Education Secretary Betsy DeVos, as the Washington Examiner is pointing out, has started to reverse an Obama era directive that has made college campuses a living nightmare for far too many male students. A 2011 letter demanded that university administrations dump the standard of clear and convincing evidence and substitute preponderance of the evidence in dealing with accusations of campus rapes and sexual assaults. DeVos is now reasserting the Rule Of Law and the Constitution to matter.

Rape on campus

In times past, the definition of rape, whether it occurred on a college campus or not, was rather clear cut.

It is defined in most states, according to the legal definition, as “forcible sexual relations with a person against that person's will.” If such cases were alleged to have occurred on college campuses, the matter was referred to law enforcement and the judicial system just like any other crime.

The Obama era directive upended this system and provided for an extralegal quasi-judiciary on college campuses in which any male student could be accused of rape and would be denied the constitutional protections most Americans expect. An accused rapist would not have the right to an attorney or the right to confront his accuser. The result has been that numerous male students have had their reputations besmirched, their educational careers disrupted as they were expelled from college, and have been burdened with horrendous legal costs as they have had to sue in response to the violation of their civil rights.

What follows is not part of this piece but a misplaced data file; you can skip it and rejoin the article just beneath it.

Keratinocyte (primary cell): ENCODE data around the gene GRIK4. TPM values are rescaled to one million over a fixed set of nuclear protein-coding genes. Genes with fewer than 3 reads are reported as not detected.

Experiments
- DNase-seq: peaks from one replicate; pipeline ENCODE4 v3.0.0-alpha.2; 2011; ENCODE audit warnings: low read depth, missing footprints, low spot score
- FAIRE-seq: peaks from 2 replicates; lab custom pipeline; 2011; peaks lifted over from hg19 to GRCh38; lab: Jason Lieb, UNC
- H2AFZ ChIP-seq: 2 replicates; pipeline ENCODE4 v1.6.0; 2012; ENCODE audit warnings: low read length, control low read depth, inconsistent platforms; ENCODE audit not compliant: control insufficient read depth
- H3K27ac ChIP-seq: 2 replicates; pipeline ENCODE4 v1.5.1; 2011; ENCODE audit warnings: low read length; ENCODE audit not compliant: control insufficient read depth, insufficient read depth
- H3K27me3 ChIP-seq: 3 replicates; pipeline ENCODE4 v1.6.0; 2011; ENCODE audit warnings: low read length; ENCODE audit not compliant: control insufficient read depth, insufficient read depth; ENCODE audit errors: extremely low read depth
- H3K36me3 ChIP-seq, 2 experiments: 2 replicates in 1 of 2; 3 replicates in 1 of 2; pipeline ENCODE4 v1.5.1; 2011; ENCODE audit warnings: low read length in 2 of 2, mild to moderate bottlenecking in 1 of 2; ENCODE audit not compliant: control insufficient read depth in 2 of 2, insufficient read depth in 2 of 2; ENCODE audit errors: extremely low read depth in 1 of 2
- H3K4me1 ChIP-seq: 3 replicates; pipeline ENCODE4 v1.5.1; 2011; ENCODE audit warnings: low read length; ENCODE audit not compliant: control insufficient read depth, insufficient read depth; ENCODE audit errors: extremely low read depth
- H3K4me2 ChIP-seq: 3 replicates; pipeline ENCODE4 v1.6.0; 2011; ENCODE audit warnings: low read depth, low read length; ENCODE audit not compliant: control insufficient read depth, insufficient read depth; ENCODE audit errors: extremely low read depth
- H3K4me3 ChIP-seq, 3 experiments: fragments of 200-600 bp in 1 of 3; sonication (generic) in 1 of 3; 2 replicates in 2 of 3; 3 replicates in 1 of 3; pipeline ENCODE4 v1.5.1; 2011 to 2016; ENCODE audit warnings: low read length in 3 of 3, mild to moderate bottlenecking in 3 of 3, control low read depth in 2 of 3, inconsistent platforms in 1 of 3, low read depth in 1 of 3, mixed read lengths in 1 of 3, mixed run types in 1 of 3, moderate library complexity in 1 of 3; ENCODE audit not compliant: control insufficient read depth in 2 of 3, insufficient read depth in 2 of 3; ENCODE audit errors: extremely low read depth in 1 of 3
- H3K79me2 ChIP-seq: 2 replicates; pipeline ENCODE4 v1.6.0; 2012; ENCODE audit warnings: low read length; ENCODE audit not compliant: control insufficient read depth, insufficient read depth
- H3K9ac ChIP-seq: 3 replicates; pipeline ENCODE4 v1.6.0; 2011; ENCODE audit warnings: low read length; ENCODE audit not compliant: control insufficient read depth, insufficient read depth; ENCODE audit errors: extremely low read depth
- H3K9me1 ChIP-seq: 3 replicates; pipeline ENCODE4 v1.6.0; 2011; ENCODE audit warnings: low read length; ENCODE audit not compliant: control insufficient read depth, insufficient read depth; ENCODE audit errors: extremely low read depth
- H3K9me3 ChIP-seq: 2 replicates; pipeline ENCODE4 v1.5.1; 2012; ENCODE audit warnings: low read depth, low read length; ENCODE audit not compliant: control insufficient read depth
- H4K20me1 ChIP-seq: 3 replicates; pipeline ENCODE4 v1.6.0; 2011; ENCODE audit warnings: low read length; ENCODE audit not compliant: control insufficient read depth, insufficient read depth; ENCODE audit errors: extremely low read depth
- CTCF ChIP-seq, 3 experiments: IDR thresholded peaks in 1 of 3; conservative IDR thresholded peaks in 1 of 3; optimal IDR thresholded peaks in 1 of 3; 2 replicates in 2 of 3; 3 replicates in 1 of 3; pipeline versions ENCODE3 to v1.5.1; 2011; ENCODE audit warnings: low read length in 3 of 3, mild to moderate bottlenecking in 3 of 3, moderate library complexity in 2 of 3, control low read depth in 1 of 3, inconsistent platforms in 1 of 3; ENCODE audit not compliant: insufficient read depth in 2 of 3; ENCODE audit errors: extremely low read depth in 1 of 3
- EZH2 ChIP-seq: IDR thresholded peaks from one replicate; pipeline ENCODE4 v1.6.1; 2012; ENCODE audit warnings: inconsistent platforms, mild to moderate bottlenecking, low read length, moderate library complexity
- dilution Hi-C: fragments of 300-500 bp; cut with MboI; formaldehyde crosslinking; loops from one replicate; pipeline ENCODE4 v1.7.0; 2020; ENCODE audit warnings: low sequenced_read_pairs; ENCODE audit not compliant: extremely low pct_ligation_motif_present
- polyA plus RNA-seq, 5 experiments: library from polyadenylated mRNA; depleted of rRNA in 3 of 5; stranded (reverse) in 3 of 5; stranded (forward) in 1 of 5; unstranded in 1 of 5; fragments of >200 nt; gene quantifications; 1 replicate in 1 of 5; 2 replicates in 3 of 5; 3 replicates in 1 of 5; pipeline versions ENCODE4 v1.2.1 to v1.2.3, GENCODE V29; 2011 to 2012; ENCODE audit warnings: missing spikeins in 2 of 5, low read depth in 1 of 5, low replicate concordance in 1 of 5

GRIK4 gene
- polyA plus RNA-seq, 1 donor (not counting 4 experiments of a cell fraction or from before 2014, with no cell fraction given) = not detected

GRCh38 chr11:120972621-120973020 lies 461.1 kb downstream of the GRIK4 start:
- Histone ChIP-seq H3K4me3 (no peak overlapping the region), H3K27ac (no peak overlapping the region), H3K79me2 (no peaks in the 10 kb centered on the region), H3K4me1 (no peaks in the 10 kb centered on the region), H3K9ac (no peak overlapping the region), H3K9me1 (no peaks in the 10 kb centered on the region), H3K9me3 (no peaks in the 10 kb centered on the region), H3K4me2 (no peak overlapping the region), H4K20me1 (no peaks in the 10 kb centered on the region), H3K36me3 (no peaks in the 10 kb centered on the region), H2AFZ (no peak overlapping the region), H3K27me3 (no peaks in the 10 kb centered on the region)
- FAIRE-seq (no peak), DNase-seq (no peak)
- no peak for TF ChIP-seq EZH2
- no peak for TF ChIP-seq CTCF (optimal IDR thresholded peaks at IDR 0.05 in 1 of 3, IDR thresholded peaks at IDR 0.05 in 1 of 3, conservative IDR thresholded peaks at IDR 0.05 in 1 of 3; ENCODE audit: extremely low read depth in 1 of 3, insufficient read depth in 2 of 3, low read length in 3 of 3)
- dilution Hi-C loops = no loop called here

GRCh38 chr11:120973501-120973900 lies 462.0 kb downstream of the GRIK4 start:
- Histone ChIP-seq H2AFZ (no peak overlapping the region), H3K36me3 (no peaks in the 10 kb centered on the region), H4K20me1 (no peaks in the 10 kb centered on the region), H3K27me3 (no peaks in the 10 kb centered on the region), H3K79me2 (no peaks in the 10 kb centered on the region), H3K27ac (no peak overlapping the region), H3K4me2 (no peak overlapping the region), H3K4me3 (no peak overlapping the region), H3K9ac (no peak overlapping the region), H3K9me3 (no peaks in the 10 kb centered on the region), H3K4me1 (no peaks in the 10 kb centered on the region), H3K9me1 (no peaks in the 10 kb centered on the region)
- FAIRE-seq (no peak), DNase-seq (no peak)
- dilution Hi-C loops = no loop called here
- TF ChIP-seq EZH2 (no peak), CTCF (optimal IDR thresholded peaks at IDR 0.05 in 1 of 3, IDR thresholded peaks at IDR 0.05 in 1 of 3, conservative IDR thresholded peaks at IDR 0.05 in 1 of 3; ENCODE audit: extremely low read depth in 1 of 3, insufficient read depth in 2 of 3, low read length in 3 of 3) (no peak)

The redefinition of rape

The commonly understood definition of rape has also been upended. A college woman could accuse a male friend of raping her even if the encounter had been consensual if, in retrospect, she had come to believe that it had not been. There have even been cases in which both the man and the woman had maintained that the sex had been consensual, but the man had been accused of rape anyway by feminist friends of the woman, who claimed that she was a “battered woman” and was incapable of understanding what had happened to her.

A disservice to victims

As DeVos pointed out, the Obama-era system was a disservice to victims of actual rape. There has been at least one case of an accused rapist who was set free because he was denied due process, even though evidence existed that he had done it. The reason we have a constitution is that criminals should be found guilty because the evidence says that he is, not just because an accuser states it as a fact. Hopefully, DeVos will have restored some sanity on the matter.